Bill To Require EpiPens In Public Schools Faces Opposition From Teachers Union
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SACRAMENTO (KCBS)— California’s Senate Bill 1266 would require K-12 public schools to stock epinephrine auto-injectors (EpiPens) on campus in the event a student experiences a severe allergic reaction or anaphylaxis. While the bill passed two separate committees, it faces strong opposition from the teacher’s union.
Many in the medical field want the bill to pass and have given testimonials that EpiPens are the only medication that can save a life during anaphylaxis, and have emphasized its safety.
Current law allows the devices in charter and public schools, but does not require them to be included in first-aid kits.
If the law is approved, the bill would require at least one staff member or member of the school’s administration to be trained to administer the medication on a voluntary basis.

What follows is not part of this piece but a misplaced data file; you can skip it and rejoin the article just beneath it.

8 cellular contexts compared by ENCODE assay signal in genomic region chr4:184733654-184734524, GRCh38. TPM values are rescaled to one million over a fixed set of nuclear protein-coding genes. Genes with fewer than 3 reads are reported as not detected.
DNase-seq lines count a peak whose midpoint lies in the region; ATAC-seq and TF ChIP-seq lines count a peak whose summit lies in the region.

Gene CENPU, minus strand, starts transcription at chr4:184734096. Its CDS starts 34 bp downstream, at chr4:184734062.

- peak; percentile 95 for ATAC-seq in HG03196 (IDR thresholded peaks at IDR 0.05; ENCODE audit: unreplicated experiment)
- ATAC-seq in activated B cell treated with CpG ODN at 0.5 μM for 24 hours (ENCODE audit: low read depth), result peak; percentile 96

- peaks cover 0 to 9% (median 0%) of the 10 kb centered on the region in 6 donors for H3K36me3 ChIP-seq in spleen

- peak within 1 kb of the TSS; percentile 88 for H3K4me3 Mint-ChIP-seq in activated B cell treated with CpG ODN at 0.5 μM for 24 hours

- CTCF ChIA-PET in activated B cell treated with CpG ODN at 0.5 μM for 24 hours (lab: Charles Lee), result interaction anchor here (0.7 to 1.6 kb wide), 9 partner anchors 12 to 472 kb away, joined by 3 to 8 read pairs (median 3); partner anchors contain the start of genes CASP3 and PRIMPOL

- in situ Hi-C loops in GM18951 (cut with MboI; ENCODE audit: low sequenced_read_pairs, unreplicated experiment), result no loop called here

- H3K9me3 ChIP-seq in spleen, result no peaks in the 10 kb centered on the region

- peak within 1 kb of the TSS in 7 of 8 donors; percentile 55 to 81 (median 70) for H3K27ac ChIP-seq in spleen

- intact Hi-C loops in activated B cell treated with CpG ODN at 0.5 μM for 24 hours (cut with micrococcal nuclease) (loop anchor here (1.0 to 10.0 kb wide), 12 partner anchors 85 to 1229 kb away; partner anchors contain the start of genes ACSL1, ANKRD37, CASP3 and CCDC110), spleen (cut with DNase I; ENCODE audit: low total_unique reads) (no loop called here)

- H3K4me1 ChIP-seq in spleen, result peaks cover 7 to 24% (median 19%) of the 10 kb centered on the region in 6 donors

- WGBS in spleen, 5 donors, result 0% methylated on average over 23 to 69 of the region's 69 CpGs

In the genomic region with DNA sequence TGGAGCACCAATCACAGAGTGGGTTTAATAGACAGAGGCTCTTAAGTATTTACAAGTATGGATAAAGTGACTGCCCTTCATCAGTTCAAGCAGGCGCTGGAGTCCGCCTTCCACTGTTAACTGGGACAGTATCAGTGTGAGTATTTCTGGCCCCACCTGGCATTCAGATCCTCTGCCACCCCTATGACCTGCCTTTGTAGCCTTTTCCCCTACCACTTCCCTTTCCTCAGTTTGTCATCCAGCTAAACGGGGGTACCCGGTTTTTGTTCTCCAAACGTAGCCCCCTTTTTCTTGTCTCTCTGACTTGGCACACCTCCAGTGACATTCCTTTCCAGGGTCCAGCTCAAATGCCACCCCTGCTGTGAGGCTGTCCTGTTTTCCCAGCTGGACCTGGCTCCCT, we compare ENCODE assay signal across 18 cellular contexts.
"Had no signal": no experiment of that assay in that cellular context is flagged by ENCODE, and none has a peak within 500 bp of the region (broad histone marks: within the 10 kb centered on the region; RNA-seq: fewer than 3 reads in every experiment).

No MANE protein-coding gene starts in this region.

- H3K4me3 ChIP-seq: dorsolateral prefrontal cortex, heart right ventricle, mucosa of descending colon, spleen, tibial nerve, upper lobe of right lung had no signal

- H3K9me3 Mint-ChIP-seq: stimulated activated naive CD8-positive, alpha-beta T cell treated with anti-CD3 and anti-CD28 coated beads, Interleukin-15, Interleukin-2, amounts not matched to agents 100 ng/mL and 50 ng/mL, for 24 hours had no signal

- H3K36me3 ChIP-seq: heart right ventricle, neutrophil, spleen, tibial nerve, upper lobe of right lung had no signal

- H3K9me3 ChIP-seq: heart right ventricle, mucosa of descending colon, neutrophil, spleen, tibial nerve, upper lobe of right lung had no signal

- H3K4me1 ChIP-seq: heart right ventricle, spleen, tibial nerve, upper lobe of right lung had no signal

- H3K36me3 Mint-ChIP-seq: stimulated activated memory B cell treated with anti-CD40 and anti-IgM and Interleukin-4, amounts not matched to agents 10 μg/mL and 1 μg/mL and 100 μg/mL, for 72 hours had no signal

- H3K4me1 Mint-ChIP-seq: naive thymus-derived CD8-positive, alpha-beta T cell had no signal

The bill, authored by Senate Republican Leader Bob Huff (R-Diamond Bar), moved forward when the Senate Education Committee and Senate Health Committee voted it through.
According to the Asthma and Allergy Foundation of America, 20 to 25 percent of the time a student has an allergic reaction that requires an EpiPen at school; it’s because of a previously undiagnosed or unknown allergy to food, insect bites, medicine, or even exercise.
The Sacramento Bee reported the California Teachers Association said in a letter it was worried about “the potential for probationary or temporary educators and/ or classified employees to be ‘highly encouraged’ to become trained in administering medication against their will.”
California School Employees Association and California Federation of Teachers are also opposed to the bill. They argue that school nurses should be handling the medication, but KCBS, KPIX and Chronicle Insider Phil Matier pointed out that there simply isn’t money for that kind of staffing in California’s budget.
SB 1266 goes before the Senate Judiciary Committee on Tuesday, April 29th.